I hope my probe thermometer is not out of whack, that means I have mashed the last three brews, (well only two of them were PM) at an entirely wrong temp. Though my OGs came out to be pretty close to the recipe calculators online. I will have to check the calibration... I think there is actually another active thread about this very thing right now...
Well, there isn't any standard in the temperature of ambient vs the wort temperature- and that's because it varies. Fermentation is exothermic. So, a fast and furious ferment might cause a temperature rise of 10-12 degrees inside the carboy. A slow but steady fermentation might cause a rise of 2 degrees or so. I now have my primaries on the basement floor- on the concrete. The ambient is mid-60s, but the (now finished) beer is low 60s because of the nice cold concrete. The fermometer strips are pretty darn accurate, or you could use an aquarium thermometer strip instead- those are +/- a degree or two.

I think you'll need to check your calibration on the probe thermometer.
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Old 07-25-2008, 01:45 AM   #6
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Well, there isn't any standard in the temperature of ambient vs the wort temperature- and that's because it varies. Fermentation is exothermic. So, a fast and furious ferment might cause a temperature rise of 10-12 degrees inside the carboy. A slow but steady fermentation might cause a rise of 2 degrees or so. I now have my primaries on the basement floor- on the concrete. The ambient is mid-60s, but the (now finished) beer is low 60s because of the nice cold concrete. The fermometer strips are pretty darn accurate, or you could use an aquarium thermometer strip instead- those are +/- a degree or two.
Thanks, that makes sense. Once the science is explained things fall into line a little more for me.

And one of those three brews is your DFH60 clone, which I am really excited about it!
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Old 07-25-2008, 01:52 AM   #7
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Sounds like you have two different areas of temps that you want more control over...getting down to pitching temps and then fermentation temps. Your doing PMs but are you partial boils or full boils? Lots of options either way....

As far as fermentation temps, Palmer reports that wort temp can be up to 10 degrees warmer than ambient due to yeast activity. The temp on your strip thermometer sounds closer to the actual fermentation temp all things considered. While 73 might not get to excessive fusel production, you may notice increased ester production...have you sampled your recent batches and noticed anything unusual that could be due to higher fermentation temps or the probe thermometer error? You might want to consider leaving this one in the primary for a little more time than usual to let the yeast clean up a bit.

Again, lots of options depending on what you want to do and level of effort. On the cheap I have used water baths (w/ ice packs if necessary) & a t-shirt over the carboy w/ a fan aimed at the carboy to keep temps down in low-mid 60s during initial fermentation stages. I just built a "son of fermentation chiller" for this summer to really keep a tight leash on my temps.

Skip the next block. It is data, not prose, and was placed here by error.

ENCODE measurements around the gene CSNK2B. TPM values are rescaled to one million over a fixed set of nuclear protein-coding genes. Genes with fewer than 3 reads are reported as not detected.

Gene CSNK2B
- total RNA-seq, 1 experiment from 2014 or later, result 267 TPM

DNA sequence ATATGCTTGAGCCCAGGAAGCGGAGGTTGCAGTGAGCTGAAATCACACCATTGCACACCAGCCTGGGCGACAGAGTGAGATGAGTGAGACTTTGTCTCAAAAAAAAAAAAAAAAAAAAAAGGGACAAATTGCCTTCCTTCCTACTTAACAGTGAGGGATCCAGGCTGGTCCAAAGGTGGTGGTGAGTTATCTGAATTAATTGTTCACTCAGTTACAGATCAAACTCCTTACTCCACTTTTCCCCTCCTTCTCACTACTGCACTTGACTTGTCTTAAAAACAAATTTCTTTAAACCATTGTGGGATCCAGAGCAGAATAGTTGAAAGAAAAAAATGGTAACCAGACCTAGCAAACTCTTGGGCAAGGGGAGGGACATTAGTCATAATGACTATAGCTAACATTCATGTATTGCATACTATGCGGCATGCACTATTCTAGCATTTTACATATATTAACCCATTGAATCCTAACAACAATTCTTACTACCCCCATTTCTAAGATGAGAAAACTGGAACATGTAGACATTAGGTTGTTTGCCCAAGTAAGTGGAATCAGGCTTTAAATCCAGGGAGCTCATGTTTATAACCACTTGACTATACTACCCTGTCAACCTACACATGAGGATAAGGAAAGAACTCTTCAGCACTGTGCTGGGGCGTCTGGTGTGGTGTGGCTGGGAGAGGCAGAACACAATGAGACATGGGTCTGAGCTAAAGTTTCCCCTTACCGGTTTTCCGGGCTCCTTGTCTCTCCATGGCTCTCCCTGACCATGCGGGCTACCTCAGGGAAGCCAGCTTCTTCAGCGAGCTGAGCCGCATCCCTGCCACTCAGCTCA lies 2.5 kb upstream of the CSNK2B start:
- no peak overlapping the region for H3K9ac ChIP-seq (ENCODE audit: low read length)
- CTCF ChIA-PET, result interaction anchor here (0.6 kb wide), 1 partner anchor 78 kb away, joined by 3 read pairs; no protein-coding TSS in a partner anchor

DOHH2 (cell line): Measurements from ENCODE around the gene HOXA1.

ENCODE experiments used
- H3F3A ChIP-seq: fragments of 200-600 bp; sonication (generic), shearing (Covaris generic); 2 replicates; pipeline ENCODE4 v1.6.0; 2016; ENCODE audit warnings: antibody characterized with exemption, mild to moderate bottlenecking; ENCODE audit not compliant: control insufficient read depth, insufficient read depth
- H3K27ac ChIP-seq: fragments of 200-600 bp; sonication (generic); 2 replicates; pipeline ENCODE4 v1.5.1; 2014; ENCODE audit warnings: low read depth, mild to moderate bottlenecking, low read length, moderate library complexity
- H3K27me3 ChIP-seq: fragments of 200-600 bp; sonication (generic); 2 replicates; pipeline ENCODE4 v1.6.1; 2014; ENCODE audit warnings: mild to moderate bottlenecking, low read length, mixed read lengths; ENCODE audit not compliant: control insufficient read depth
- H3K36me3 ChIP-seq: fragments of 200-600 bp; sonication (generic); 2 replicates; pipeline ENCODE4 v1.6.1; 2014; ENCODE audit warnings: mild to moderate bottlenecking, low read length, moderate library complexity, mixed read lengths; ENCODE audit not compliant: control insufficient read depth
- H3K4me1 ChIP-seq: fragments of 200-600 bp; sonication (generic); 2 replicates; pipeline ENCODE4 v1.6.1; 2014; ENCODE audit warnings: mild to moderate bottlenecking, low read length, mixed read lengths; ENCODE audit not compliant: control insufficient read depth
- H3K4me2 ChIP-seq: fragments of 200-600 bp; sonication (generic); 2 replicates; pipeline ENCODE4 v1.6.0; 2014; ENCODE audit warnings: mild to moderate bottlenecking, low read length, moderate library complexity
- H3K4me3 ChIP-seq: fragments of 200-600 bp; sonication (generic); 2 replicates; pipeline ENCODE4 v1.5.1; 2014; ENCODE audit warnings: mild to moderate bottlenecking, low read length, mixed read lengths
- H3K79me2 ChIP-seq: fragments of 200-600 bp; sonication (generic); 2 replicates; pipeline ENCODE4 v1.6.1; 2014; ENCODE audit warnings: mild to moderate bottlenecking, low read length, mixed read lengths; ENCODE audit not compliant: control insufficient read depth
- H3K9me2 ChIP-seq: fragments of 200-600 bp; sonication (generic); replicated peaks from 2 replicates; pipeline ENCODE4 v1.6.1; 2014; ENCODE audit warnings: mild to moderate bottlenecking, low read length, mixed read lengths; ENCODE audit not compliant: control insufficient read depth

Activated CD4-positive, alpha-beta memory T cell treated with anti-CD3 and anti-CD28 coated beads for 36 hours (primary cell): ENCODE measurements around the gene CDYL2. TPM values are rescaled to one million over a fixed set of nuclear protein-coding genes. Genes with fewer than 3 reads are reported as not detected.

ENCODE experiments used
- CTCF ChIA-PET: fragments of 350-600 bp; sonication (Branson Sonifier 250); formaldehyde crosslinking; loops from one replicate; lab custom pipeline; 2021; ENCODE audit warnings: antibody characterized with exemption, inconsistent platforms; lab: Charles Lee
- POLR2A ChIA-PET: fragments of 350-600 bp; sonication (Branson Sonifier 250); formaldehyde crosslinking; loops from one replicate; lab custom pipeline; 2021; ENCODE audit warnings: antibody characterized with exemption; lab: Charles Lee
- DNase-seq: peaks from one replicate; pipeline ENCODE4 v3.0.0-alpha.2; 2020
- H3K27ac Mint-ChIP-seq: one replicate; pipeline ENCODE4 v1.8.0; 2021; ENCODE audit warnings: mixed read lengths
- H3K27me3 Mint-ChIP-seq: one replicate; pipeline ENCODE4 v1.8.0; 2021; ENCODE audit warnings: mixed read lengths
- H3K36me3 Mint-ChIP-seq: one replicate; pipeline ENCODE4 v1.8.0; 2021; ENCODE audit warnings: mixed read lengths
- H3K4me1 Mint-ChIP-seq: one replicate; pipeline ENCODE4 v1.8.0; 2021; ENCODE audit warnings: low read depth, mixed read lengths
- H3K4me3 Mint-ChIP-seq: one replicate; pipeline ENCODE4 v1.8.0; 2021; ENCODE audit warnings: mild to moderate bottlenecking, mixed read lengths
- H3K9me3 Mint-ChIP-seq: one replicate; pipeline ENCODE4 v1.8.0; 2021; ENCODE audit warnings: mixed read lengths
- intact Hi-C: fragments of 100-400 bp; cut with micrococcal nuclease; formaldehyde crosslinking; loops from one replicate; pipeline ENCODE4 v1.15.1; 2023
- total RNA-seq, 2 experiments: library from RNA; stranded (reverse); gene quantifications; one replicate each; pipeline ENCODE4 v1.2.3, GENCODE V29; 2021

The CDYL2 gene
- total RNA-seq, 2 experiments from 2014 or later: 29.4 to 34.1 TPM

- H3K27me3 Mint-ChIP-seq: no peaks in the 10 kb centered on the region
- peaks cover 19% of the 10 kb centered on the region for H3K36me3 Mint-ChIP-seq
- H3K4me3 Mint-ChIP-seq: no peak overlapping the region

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Old 07-25-2008, 02:25 AM   #8
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I added another grommet to the lid,
then I epoxied a bit of copper tubing to my digital thermometer.
Now I can check temps as often as I like without opening up.

With 68* ambient and a nice cool concrete floor, my last batch peaked at 73*.
On the fourth day, it was back to 68*.

I've heard the '10-12* above ambient' before.
I think that's the extreme, not average.
Also, small batches probably shed heat faster than large ones.

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Old 07-25-2008, 02:48 AM   #9
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I built a "son of fermentation chiller" last weekend for an IPA I was doing. I put a thermometer in the chamber and a controller probe on the glass carboy with a 1 inch thick piece of neoprene between it and the ambient air. The beer had an OG of about 1.065 and was kept at 67.x degrees during fermentation. To achieve this temperature in the fermenting wort the ambient hovered around 62 degrees. It stayed that way for about 3 days and now there is only a couple degree difference on the 4th day.

So, for the IPA that I brewed last Sunday there was a difference of about 6 degrees. First time I paid this much attention to it since I had been warming my beers in the basement until now, finally got too warm down there.

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Old 07-25-2008, 03:18 AM   #10
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Yeah, I have temperature issues all over the place.

I do PM and do 3 - 3.5 gallon boils, adding cold water to finish out the 5 gallons.

For all three of these batches I have put them in an ice bath with a wet t-shirt in the air conditioned room. It still took hours and hours to lower down to a decent pitching temperature. (I put the sanitized lid on loosely, to at least give the semblance of sanity).

I know that I need to figure out a better method. MOney is short, as are supplies and equipment. I am working on it, though!